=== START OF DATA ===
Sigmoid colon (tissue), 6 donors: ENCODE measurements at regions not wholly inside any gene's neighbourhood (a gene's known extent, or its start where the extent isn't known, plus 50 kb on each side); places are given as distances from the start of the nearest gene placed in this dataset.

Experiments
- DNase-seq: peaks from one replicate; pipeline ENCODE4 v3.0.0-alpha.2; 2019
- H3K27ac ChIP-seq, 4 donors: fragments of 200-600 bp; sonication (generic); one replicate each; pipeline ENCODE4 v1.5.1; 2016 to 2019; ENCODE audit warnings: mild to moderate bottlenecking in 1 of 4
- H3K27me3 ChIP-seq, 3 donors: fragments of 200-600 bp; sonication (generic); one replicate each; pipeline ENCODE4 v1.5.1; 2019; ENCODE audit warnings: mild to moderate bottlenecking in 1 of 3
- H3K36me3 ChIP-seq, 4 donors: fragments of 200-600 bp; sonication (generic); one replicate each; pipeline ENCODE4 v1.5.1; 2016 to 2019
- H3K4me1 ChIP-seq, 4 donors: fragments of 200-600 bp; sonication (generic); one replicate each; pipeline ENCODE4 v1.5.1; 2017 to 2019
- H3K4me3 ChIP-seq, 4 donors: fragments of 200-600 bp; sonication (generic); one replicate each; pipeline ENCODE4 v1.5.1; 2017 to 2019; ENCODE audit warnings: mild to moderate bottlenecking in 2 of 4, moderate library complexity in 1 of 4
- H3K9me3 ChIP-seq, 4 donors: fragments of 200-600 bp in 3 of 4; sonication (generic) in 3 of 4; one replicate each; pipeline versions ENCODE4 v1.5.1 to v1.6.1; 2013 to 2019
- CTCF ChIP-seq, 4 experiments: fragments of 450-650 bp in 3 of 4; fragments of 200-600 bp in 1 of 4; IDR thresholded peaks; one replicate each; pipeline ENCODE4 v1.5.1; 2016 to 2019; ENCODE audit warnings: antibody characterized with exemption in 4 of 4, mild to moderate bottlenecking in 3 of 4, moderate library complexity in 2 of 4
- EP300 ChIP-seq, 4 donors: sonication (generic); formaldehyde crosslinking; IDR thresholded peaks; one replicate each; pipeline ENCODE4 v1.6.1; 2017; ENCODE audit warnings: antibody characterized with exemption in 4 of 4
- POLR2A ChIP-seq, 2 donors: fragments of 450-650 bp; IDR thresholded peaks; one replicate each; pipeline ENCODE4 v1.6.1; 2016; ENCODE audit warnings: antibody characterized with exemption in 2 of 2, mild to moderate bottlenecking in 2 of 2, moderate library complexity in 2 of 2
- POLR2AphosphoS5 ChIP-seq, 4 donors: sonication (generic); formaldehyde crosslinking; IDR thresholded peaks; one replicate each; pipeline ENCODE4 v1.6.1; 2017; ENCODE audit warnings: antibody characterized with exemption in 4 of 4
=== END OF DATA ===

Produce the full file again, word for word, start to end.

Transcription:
Sigmoid colon (tissue), 6 donors: ENCODE measurements at regions not wholly inside any gene's neighbourhood (a gene's known extent, or its start where the extent isn't known, plus 50 kb on each side); places are given as distances from the start of the nearest gene placed in this dataset.

Experiments
- DNase-seq: peaks from one replicate; pipeline ENCODE4 v3.0.0-alpha.2; 2019
- H3K27ac ChIP-seq, 4 donors: fragments of 200-600 bp; sonication (generic); one replicate each; pipeline ENCODE4 v1.5.1; 2016 to 2019; ENCODE audit warnings: mild to moderate bottlenecking in 1 of 4
- H3K27me3 ChIP-seq, 3 donors: fragments of 200-600 bp; sonication (generic); one replicate each; pipeline ENCODE4 v1.5.1; 2019; ENCODE audit warnings: mild to moderate bottlenecking in 1 of 3
- H3K36me3 ChIP-seq, 4 donors: fragments of 200-600 bp; sonication (generic); one replicate each; pipeline ENCODE4 v1.5.1; 2016 to 2019
- H3K4me1 ChIP-seq, 4 donors: fragments of 200-600 bp; sonication (generic); one replicate each; pipeline ENCODE4 v1.5.1; 2017 to 2019
- H3K4me3 ChIP-seq, 4 donors: fragments of 200-600 bp; sonication (generic); one replicate each; pipeline ENCODE4 v1.5.1; 2017 to 2019; ENCODE audit warnings: mild to moderate bottlenecking in 2 of 4, moderate library complexity in 1 of 4
- H3K9me3 ChIP-seq, 4 donors: fragments of 200-600 bp in 3 of 4; sonication (generic) in 3 of 4; one replicate each; pipeline versions ENCODE4 v1.5.1 to v1.6.1; 2013 to 2019
- CTCF ChIP-seq, 4 experiments: fragments of 450-650 bp in 3 of 4; fragments of 200-600 bp in 1 of 4; IDR thresholded peaks; one replicate each; pipeline ENCODE4 v1.5.1; 2016 to 2019; ENCODE audit warnings: antibody characterized with exemption in 4 of 4, mild to moderate bottlenecking in 3 of 4, moderate library complexity in 2 of 4
- EP300 ChIP-seq, 4 donors: sonication (generic); formaldehyde crosslinking; IDR thresholded peaks; one replicate each; pipeline ENCODE4 v1.6.1; 2017; ENCODE audit warnings: antibody characterized with exemption in 4 of 4
- POLR2A ChIP-seq, 2 donors: fragments of 450-650 bp; IDR thresholded peaks; one replicate each; pipeline ENCODE4 v1.6.1; 2016; ENCODE audit warnings: antibody characterized with exemption in 2 of 2, mild to moderate bottlenecking in 2 of 2, moderate library complexity in 2 of 2
- POLR2AphosphoS5 ChIP-seq, 4 donors: sonication (generic); formaldehyde crosslinking; IDR thresholded peaks; one replicate each; pipeline ENCODE4 v1.6.1; 2017; ENCODE audit warnings: antibody characterized with exemption in 4 of 4